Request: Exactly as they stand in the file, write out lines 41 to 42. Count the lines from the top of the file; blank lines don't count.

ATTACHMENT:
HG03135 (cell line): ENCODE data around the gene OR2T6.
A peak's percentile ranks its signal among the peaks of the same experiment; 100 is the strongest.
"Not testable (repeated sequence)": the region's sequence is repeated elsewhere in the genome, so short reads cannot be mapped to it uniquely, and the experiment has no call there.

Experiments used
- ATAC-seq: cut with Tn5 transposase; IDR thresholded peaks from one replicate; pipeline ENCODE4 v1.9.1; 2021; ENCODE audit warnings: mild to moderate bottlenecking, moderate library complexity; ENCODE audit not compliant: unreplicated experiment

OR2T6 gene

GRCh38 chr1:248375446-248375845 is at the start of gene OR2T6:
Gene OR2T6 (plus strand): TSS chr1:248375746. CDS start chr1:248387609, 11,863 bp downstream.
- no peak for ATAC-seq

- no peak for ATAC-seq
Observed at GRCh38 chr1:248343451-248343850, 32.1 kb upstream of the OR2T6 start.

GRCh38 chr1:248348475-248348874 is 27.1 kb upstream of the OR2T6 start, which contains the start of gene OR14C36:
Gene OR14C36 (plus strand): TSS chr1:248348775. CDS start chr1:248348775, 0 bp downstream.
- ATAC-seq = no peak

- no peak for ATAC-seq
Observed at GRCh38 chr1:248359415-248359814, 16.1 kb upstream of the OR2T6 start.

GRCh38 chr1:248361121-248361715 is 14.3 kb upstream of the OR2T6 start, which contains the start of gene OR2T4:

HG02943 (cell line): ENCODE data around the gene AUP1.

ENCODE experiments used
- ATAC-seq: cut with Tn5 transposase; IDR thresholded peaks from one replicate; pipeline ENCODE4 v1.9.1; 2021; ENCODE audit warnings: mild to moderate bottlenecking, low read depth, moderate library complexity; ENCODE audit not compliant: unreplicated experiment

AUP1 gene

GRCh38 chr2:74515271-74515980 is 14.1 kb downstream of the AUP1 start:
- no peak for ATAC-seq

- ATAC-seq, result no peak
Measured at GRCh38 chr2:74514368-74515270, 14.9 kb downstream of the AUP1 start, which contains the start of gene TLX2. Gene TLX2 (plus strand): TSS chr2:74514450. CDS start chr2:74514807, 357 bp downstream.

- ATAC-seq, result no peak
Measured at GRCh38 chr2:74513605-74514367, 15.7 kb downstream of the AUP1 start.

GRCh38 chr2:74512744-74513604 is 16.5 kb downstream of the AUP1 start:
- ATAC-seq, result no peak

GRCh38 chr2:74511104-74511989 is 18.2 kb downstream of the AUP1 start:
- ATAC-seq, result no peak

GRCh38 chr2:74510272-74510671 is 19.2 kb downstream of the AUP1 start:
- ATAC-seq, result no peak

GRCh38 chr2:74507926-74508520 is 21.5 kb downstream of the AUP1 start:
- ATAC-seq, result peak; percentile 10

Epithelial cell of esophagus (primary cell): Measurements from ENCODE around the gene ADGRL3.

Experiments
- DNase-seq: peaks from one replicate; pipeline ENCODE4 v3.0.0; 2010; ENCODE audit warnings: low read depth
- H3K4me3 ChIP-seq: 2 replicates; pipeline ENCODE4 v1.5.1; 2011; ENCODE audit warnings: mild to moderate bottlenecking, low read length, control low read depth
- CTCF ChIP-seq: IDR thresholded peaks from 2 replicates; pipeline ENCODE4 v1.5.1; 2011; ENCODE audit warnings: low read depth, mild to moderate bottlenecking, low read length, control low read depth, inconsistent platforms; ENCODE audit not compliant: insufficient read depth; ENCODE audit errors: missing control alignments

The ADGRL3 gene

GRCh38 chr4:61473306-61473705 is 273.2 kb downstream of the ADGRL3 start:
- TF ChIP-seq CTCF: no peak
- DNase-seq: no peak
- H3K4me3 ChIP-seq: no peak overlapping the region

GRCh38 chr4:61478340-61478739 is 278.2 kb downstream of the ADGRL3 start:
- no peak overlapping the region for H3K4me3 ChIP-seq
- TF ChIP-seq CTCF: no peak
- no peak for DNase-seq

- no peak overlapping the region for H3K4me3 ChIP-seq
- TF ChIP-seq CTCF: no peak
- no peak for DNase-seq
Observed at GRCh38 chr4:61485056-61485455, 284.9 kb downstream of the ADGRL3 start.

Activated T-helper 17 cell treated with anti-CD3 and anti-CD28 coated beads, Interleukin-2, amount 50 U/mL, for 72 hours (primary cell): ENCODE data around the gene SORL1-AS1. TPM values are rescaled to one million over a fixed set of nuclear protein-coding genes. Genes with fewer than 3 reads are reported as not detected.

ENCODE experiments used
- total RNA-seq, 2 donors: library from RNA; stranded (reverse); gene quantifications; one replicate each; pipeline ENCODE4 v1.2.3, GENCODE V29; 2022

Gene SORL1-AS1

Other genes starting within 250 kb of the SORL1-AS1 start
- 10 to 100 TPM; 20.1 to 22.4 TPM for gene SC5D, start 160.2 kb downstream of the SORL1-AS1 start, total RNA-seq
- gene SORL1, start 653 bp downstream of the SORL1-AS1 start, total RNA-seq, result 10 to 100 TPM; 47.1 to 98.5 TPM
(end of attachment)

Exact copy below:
The ADGRL3 gene

GRCh38 chr4:61473306-61473705 is 273.2 kb downstream of the ADGRL3 start: